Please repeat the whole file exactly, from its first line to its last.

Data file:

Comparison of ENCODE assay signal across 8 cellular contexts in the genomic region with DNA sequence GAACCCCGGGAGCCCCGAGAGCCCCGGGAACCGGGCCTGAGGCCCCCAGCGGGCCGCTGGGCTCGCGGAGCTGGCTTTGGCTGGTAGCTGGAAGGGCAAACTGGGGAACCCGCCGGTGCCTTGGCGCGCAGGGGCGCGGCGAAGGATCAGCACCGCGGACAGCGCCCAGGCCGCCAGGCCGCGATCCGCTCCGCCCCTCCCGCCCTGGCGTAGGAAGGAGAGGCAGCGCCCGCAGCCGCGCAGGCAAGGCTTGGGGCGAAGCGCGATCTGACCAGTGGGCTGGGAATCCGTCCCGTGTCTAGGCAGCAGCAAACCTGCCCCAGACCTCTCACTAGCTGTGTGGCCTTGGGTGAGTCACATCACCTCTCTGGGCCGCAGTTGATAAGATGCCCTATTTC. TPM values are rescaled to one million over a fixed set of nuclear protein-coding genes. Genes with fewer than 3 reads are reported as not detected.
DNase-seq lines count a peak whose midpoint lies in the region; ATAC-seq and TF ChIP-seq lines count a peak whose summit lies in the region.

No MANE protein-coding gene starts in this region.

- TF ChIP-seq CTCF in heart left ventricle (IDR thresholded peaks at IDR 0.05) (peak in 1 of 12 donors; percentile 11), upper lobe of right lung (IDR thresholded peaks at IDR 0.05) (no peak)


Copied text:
Comparison of ENCODE assay signal across 8 cellular contexts in the genomic region with DNA sequence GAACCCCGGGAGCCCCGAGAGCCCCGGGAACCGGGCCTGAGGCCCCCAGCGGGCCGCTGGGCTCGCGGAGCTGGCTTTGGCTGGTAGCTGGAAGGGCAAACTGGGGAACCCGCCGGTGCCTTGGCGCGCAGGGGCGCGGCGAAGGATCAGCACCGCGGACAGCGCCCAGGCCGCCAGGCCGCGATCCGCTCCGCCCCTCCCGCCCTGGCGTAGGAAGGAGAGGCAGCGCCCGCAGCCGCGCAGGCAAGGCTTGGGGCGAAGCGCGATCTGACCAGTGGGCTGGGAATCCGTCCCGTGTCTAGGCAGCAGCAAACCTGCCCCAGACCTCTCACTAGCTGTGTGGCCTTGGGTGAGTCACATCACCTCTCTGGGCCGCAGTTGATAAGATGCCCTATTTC. TPM values are rescaled to one million over a fixed set of nuclear protein-coding genes. Genes with fewer than 3 reads are reported as not detected.
DNase-seq lines count a peak whose midpoint lies in the region; ATAC-seq and TF ChIP-seq lines count a peak whose summit lies in the region.

No MANE protein-coding gene starts in this region.

- TF ChIP-seq CTCF in heart left ventricle (IDR thresholded peaks at IDR 0.05) (peak in 1 of 12 donors; percentile 11), upper lobe of right lung (IDR thresholded peaks at IDR 0.05) (no peak)